Facebook and Twitter are common candidates for organizing a popular protest--so much so that the less-discerning reader might think that Egypt's next president will be Mark Zuckerberg and the Fail Whale the symbol of the former Tunisian president. That's because if you have a compelling message, those two services are possibly the easiest ways to mass-distribute that message to your peers, who will then share it with their peers, and so on.
Take Facebook, for example. The days where the Facebook Groups were dominated by I Will Go Out Of My Way To Step On That Crunchy-Looking Leaf are over. Instead, Facebook Pages can be used as a nexus for a mass movement--see Google's Head of Marketing in the Middle East, Wael Ghonim, whose contribution to the recent Egypt revolution started with a Facebook Page for Mohamed El-Baradei and another page called We Are All Khaled Saeed. As it turned out, those two pages served as easily-accessible forums for 400,000 people to voice their unrest.
Facebook is great for sharing links, photos, videos, and news with your friends, family, and colleagues--whether it's about your new baby or your new political movement. While text-driven discussion pages serve an important purpose, you'll be better able to propagate your message if you have readily-shared photos and video on hand. A carefully-chosen photograph or video of an innocent person being beaten by the ruling party, for example, can quickly boost revolutionary fervor to a fever pitch.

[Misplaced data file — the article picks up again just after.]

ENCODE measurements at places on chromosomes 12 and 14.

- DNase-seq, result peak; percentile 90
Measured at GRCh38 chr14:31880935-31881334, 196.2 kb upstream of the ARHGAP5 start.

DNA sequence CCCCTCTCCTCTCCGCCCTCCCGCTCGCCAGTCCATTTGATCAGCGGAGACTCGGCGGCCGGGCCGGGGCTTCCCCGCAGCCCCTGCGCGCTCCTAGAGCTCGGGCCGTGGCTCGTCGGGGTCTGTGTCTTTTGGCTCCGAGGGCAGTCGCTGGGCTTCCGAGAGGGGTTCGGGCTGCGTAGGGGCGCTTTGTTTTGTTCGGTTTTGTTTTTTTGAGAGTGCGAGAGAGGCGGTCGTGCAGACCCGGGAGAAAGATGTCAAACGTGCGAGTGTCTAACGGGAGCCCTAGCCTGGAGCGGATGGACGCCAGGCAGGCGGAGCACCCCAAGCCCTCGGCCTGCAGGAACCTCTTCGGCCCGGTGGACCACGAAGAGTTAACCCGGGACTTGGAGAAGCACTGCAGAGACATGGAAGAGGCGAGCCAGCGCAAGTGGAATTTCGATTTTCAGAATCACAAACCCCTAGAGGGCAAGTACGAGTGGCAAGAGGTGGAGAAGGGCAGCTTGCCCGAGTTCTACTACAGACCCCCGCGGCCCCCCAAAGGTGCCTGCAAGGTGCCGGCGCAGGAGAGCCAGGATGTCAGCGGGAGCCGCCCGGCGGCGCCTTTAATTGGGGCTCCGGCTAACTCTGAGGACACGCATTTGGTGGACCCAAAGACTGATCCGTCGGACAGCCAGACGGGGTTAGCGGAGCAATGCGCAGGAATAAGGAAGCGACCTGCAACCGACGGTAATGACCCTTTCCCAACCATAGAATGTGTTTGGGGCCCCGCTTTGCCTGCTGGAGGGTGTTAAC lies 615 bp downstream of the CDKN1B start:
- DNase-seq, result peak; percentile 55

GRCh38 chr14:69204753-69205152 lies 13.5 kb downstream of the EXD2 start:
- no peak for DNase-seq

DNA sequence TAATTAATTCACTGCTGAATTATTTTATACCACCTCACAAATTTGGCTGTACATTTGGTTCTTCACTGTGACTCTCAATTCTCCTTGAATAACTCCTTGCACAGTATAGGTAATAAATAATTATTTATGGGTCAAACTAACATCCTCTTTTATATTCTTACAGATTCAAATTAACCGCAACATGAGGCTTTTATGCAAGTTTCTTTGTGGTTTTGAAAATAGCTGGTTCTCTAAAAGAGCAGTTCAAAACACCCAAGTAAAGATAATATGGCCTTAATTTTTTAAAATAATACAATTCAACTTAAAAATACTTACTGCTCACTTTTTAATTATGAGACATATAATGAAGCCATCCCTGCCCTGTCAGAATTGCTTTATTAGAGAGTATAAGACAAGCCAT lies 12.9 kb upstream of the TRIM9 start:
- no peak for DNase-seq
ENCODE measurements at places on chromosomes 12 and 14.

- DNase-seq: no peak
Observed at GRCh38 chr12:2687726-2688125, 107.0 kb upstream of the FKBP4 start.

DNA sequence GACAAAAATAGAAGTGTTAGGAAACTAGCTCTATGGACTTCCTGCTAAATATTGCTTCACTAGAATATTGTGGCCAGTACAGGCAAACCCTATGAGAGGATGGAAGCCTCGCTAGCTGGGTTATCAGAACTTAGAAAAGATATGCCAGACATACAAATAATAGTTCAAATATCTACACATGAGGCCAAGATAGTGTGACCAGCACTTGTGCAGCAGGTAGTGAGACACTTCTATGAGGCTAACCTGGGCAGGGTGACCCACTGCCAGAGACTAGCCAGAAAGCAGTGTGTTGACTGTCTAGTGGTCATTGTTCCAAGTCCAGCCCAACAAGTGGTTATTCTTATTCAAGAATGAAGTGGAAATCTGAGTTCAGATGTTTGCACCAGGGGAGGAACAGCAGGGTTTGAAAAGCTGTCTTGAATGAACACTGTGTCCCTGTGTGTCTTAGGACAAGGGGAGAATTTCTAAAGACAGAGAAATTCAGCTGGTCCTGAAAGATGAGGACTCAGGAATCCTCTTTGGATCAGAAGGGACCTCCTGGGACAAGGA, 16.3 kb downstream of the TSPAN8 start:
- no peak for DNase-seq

Post that video on your Facebook Page, and all people have to do is click the Share button to send it to their own networks. Best of all, Facebook defaults to including the name and link to the original Page or user that shared the link, so anyone who sees your link on their friends' Facebook accounts can easily check out your Page and join the movement.
Up-to-the-minute live coverage doesn't work quite so well, however, because the Facebook default view doesn't necessarily show posts in a chronological order. For that, you'll have to use Twitter.
Twitter was briefly a media darling for its (likely overstated) role in the 2009 Iran election protests. Where Facebook is excellent for sharing longer messages among your personal and professional social networks, Twitter is better used for sharing links and up-to-the-minute news from whatever tech you happen to have handy. Also, since Twitter isn't necessarily linked to your real name, you can be a bit more anonymous on Twitter than you can on Facebook--which could be crucial, whether you're an organizer or a foot soldier.